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Not all young people view the 2024 New Hampshire primary the same

Whether you attribute that to selfishness or the very real challenges of life in 2023, it’s a warning to Democrats.

Governor Ron DeSantis of Florida spoke during the Politics & Eggs program at Saint Anselm College, Oct. 13, in Manchester, N.H.Michael Dwyer/Associated Press


Katelyn Boissoneau, 19, is studying elementary education at Saint Anselm College in Manchester, N.H. She’s also a registered Republican who is not yet sure who will get her vote in the 2024 presidential primary: former president Donald Trump or Governor Ron DeSantis of Florida.

After hearing DeSantis speak at a Politics & Eggs event that was held on campus last Friday at the Institute of Politics, Boissoneau said she liked what he had to say about the economy. “That’s important to me, because I’m very worried about trying to buy a house in five to 10 years. I feel like he’d create an economy where it would be easier for students or for people our age to be able to do so,” she said after the event. But Trump remains an option. What’s his appeal? “Honestly, just how safe I felt in this country when he was president. Obviously, there’s a lot going on in the world right now,” said Boissoneau, citing the war in Ukraine and the attack on Israel by Hamas terrorists. “I just don’t really feel safe with Biden as president. I feel like Trump really created a safe environment here in America when he was president.”

The press loves the story of Quinn Mitchell, who achieved celebrity at age 15 by asking DeSantis whether he believed that Trump violated the peaceful transfer of power on Jan. 6, 2021. But not all young people analyze the candidates through that prism. Their feelings of economic insecurity and a world in crisis take precedence. Whether you attribute that to selfishness or the very real challenges of life in 2023, it’s a warning to Democrats. Perception is reality, no matter what the job growth figures show, or the message of strength President Biden believes he is sending with his backing of Ukraine and Israel. Whether that perception still presents an opportunity for DeSantis is an open question.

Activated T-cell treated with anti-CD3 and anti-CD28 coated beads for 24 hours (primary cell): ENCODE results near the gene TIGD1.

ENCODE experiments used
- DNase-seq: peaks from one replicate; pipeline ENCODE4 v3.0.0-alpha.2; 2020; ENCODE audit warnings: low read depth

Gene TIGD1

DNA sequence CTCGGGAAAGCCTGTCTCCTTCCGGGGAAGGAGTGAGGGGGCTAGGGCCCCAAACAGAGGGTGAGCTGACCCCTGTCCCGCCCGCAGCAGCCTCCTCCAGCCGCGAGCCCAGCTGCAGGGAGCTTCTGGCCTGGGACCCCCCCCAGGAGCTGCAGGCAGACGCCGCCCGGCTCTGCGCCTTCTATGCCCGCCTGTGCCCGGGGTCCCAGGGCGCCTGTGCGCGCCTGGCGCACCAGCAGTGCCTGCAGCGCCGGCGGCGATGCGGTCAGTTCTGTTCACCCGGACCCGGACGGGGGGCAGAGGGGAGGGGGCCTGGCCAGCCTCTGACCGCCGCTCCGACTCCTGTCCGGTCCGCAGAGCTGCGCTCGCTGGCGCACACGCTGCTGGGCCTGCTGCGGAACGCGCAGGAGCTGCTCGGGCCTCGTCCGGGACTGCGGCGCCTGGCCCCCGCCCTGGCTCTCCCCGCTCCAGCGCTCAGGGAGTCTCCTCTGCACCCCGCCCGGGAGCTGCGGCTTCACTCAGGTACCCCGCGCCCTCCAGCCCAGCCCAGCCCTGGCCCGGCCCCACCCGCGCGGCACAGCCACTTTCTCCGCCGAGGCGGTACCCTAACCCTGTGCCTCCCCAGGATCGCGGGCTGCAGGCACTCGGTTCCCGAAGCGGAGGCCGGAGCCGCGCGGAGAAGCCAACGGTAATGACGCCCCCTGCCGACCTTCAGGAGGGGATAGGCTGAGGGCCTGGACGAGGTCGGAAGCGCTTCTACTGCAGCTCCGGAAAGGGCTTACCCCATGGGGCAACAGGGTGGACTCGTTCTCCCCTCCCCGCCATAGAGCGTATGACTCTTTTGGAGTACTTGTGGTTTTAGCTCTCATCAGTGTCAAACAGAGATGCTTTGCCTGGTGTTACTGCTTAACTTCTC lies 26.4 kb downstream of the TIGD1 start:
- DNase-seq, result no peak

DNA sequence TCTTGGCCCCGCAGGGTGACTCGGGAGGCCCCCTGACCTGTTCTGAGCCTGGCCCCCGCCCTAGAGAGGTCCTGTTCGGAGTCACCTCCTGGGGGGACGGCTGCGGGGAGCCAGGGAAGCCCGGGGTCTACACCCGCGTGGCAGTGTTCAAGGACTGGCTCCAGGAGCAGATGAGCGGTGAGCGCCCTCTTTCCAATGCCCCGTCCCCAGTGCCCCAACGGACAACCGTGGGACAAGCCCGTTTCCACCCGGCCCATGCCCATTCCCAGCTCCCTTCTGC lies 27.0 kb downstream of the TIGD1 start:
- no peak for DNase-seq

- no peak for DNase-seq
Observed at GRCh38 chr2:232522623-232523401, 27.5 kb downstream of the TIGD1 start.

Recent polling shows that in the race for second place behind Trump, DeSantis has lost ground in the Granite State, most significantly to Nikki Haley, a former ambassador to the United Nations and former governor of South Carolina. After officially filing papers for his candidacy last week, DeSantis spent time trying to reassert dominance, mostly by talking tough about Israel’s right to defend itself and saying the United States should not accept any refugees from Gaza. But at the Politics & Eggs event, which was cosponsored by The New England Council, what he said about the economy seemed to connect most strongly with a small group of students in attendance, many of whom lined up afterward to take photos with him.


During a question and answer period, DeSantis was asked: “What is your appeal to young people, especially some younger conservatives who feel disenchanted with the Republican establishment, or disenchanted with politics in general and want to have a life that their parents do?” Much of his answer touted boilerplate Republican talking points about getting the economy “in order” and restoring the American dream — for Americans, not for those who aspire to become them. But he also relied heavily on his Florida track record, although not the record that gets the most media attention, such as the laws he signed to ban abortion after six weeks; the “Don’t Say Gay” ban on classroom instruction on sexual orientation and gender identity; or one that prevents school employees and students from being required to refer to people by pronouns that don’t correspond to the person’s biological sex.


Instead, in his answer to how he would appeal to young people, DeSantis focused on how he had “vetoed billions of dollars of wasteful spending in Florida” and would push back on federal spending like Ronald Reagan did and how he would cut back on interest rates to make home ownership more affordable. He also pledged to do something about student debt. “I don’t think it’s fair that a truck driver should have to pay for somebody who’s got $100,000 in debt with a degree in Zombie science,” DeSantis said. Instead, he said, student loans should be backed by colleges and universities. “Harvard is basically a hedge fund with a university attached to it,” DeSantis said. “They can afford all this stuff.”

What that would mean for small colleges like Saint Anselm, DeSantis did not address. But his larger message resonated with Hannah Seymour, 20, a nursing student who is an independent and undecided about her vote. “I really liked the part when he was talking about education and how he was going to relieve some student debt,” she said. “I feel like with that initiative and what he would do for our economy, I feel like it will be really beneficial for our generation.” Brendan Collins, 20, who is a finance major, liked what he heard DeSantis say about reversing inflation. “As a young person, we can’t afford to pay for anything,” he said. Collins also liked what DeSantis had to say about bringing back “a sovereign United States.”


Earlier in his remarks, DeSantis said that includes securing the border to the point of stopping people he believes are associated with drug cartels by letting them know if they continue “you’re going to meet your maker.” Harsh talk like that drew applause from the audience of about 200 business and political people — and did not seem to turn off students who are keyed into worries about the economy and a world in chaos.

Joan Vennochi is a Globe columnist. She can be reached at Follow her @joan_vennochi.